Insurer Must Defend Insured In Alleged Organ-Harvesting Scheme

Nationwide Mutual Ins. Co. v. Garzone

(E.D. Penn, September 17, 2009)


In this declaratory judgment action, the insurer sought to have the court render a decision on whether or not it has a duty to defend and/or indemnify its policyholders, providers of crematory services, for underlying claims involving the policyholder’s selling of body parts for cash.  The underlying claims alleged that the policyholders either intentionally or by their negligence participated in a scheme to harvest organs of deceased individuals without the consent of the deceased or their families.  The policyholders then sold these organs to Biomedical Tissue Services through falsified documents.  All of the participants pled guilty in the criminal action. 


The case was heard by U.S. District Judge Michael M. Baylson, who refused to declare that allowing insurance coverage for participants in a body-parts-for-cash scheme would violate public policy.  In addition, Judge Baylson rejected the argument that guilty pleas by the participants had conclusively proven that all of the conduct was intentional and therefore could not be treated as negligent conduct that triggers insurance coverage.  Judge Baylson held that Pennsylvania courts have rejected the argument that allegations of negligence must be set aside after criminal convictions.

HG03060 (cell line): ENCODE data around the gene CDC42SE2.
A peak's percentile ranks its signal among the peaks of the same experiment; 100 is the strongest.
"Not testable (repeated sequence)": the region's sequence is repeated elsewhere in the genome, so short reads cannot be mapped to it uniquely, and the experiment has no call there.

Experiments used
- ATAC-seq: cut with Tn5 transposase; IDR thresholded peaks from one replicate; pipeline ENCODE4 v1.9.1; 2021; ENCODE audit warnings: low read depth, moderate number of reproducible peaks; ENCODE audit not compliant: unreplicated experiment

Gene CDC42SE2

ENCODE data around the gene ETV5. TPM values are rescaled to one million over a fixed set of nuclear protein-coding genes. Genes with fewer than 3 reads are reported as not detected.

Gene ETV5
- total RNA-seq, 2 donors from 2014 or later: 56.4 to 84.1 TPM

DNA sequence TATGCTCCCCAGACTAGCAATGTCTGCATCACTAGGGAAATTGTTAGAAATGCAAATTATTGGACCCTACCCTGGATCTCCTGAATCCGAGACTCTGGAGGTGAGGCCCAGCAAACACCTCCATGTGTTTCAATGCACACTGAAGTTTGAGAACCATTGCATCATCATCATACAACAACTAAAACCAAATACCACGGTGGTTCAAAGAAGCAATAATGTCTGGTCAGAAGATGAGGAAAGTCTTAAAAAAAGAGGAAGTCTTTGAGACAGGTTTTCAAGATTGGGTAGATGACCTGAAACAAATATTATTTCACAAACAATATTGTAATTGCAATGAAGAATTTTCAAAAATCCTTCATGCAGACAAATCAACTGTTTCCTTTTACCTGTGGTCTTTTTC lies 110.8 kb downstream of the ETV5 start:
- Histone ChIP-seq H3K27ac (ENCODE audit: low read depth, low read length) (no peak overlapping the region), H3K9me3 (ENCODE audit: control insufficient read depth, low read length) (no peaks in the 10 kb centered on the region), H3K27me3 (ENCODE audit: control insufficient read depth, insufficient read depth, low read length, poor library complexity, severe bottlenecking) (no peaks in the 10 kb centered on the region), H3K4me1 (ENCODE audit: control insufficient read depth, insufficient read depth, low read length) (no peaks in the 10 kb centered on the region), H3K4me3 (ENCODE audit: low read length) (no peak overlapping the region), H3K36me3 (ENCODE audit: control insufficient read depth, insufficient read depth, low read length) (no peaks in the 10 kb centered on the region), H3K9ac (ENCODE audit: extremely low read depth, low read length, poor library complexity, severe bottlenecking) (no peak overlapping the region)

Judge Baylson also rejected the insurer’s argument that the allegations of intentional conduct are more prevalent, holding that such a principle would limit an insurer’s obligations to defend.  In addition, there is no caselaw that establishes such a principle, which would permit insurance companies to avoid their contractual duties.  Instead, Judge Baylson found that his task was to carefully parse each of the lawsuits to determine whether they contained any negligence-based claims that would trigger coverage under the funeral home’s policies. 


For a copy of the decision click here


By Sarah X. Fang and Joseph A. Oliva